Audi Q3: Fifth report

1 Aug, 2012 9:45am Pete Gibson

Our superbly versatile Audi Q3 SUV is proving to be a car of many talents

I know it’s a bit of a cliche, but if our Audi Q3 was a tool, then it’d be a Swiss Army knife. Over the past eight months, the classy crossover has proven to be one of the most versatile cars on our fleet, with an ability to shift seamlessly from family-friendly holdall to rugged off-roader and then into a quiet motorway cruiser in the blink of an eye.

As a result, the Q3 has become one of the most popular cars on our fleet, racking up over 20,000 miles since its arrival in December last year. The first person to make use of the Audi’s chameleon-like qualities was web reporter Luke Madden, who grabbed the keys for a marathon trip to the French Alps.

With its rear seats folded flat, the Q3 swallowed all of Luke’s snowboarding and skiing gear, while the grippy quattro all-wheel-drive transmission allowed him to confidently shrug off the snowy conditions. Better still, the muscular diesel engine continued to deliver returns of around 40mpg.

Next it was the turn of news reporter Damion Smy to do a little Channel hopping, as he travelled down to Le Mans to watch Audi’s hybrid-powered R18 racer score a historic victory in the famous 24-hour race. Once again, the Q3 was the perfect tool for the job. There was more than enough space for all of Damion’s camping gear, while the car’s top-notch refinement took the sting out of France’s long stretches of autoroute.

Happily, I’ve finally managed to get my hands back on the Audi. However, that doesn’t mean the Q3’s hard work is over: far from it. It’s now proving its worth as one of the most capable workhorses I’ve ever had.

While the well shaped 460-litre boot is smaller than most compact family estate models, it still manages to accommodate all my cameras, lights, tripods and car-cleaning kit. Only the fiddly, two-piece rear shelf causes any real complaint – it’s just a matter of time before one of its fragile fixings breaks.

And when I get to the photo location, the Q3 is always called on to help capture our great action shots. With its smooth ride and flat load area, the Audi is the perfect platform for me to get pin-sharp pictures in double-quick time. Then, at the end of the day, I can waft home in comfort, as I let the 2.0-litre TDI engine and slick-shifting seven-speed S tronic transmission take the strain.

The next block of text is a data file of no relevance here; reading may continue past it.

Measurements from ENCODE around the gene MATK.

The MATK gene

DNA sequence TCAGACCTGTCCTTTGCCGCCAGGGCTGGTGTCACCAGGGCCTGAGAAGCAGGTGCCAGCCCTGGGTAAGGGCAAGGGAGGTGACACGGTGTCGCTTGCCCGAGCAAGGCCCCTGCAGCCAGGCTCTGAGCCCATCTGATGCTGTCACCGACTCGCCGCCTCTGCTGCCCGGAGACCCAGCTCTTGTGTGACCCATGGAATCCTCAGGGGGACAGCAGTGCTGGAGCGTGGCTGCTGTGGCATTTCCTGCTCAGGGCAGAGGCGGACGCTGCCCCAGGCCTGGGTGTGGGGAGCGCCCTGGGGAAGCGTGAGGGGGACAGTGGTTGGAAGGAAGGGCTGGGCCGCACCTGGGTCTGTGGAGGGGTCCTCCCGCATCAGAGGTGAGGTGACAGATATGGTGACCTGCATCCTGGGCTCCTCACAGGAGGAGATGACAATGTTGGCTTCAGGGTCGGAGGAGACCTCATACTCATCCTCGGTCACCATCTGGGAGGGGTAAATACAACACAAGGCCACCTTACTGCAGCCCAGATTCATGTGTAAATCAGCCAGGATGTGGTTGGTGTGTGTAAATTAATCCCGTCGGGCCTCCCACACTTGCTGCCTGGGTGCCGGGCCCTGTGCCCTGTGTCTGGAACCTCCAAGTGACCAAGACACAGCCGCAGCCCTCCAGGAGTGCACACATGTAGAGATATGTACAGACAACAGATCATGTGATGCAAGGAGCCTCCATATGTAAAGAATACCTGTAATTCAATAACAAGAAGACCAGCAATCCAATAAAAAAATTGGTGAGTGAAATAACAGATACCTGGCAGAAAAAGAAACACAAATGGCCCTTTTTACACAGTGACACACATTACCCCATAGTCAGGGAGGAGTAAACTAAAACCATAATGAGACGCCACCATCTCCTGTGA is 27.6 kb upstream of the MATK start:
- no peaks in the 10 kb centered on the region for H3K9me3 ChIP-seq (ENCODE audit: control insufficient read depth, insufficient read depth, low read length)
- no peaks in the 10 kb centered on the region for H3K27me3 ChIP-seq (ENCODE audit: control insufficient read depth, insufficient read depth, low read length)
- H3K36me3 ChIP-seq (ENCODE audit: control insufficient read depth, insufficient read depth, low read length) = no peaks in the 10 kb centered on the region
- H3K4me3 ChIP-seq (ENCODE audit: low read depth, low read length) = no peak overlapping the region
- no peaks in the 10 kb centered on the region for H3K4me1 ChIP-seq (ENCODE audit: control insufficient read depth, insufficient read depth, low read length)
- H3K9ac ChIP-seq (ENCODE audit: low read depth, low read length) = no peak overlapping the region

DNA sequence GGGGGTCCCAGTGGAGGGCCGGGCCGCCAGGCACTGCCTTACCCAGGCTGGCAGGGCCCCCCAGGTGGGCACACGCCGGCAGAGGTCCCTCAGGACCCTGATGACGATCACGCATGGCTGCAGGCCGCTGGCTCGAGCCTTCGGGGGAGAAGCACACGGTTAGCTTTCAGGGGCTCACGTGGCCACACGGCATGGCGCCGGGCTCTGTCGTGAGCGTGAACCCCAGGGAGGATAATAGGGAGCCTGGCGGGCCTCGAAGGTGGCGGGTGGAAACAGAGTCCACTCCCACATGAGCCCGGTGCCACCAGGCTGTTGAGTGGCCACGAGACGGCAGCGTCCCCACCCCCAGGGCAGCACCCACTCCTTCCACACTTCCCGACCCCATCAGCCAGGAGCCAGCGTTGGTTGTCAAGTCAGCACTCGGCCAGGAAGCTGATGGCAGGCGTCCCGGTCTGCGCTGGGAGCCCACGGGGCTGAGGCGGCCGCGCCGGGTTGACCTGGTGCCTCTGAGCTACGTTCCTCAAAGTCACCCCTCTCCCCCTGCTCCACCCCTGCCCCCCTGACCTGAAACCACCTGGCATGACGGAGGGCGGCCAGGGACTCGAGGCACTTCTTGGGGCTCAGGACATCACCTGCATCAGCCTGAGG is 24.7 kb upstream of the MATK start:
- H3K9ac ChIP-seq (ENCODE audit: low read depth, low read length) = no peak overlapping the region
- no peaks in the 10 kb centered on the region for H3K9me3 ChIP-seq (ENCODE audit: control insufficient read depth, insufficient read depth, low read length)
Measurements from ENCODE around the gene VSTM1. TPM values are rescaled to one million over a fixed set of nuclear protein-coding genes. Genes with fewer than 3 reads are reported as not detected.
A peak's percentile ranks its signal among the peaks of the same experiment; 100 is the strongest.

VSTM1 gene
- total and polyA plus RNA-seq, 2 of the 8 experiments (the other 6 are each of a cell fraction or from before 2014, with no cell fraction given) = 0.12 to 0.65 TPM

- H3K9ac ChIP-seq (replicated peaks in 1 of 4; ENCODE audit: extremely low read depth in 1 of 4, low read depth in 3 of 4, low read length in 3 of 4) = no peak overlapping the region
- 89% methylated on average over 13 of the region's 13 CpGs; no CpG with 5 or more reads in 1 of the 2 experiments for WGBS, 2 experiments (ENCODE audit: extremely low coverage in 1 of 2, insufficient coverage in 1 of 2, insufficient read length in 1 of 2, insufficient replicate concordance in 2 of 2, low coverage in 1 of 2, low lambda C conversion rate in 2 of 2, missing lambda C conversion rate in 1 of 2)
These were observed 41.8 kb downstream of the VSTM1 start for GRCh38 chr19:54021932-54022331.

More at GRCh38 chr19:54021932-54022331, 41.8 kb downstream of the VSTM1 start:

At the weekends, the Q3 turns into a superb family runaround. The rear bench isn’t the most spacious in the class, but there’s more than enough room for my two daughters and all their clobber. And when I’m on my own, the Audi does a fine impression of a hot hatch.

The combination of compact exterior dimensions, well weighted controls, commanding driving position and four-wheel-drive traction makes the Q3 a rapid cross- country companion. On numerous occasions, the Audi has surprised drivers of supposedly faster and more focused machines.

In fact, the more time I spend with the Q3, the more I struggle to think of a more capable all-rounder. The problem is, I’m not the only one who’s come to this conclusion. Over the coming months, I’m going to have to work harder than ever to keep hold of the keys.

Our view

“Pete’s quattro model is hugely desirable, but the entry-level front-wheel-drive car is just as good and costs thousands less.” Lesley Harris, Road tester

Your view

“Why can’t Audi be more adventurous with its styling? At a glance the Q3 looks identical to both the Q5 and the huge Q7.” mblankman4, via

Key specs

  • On fleet since: December 2011
  • Price new: £28,965
  • Engine: 2.0-litre 4cyl, 175bhp
  • CO2/tax: 156g/km/£170
  • Options: Too many to list
  • Trade-in now: £26,950
  • Insurance group/quote: 21/£894
  • Mileage/mpg: 22,810/38.8mpg
  • Costs: None so far
  • Any problems?: Stone chip led to screen replacement, wipers broke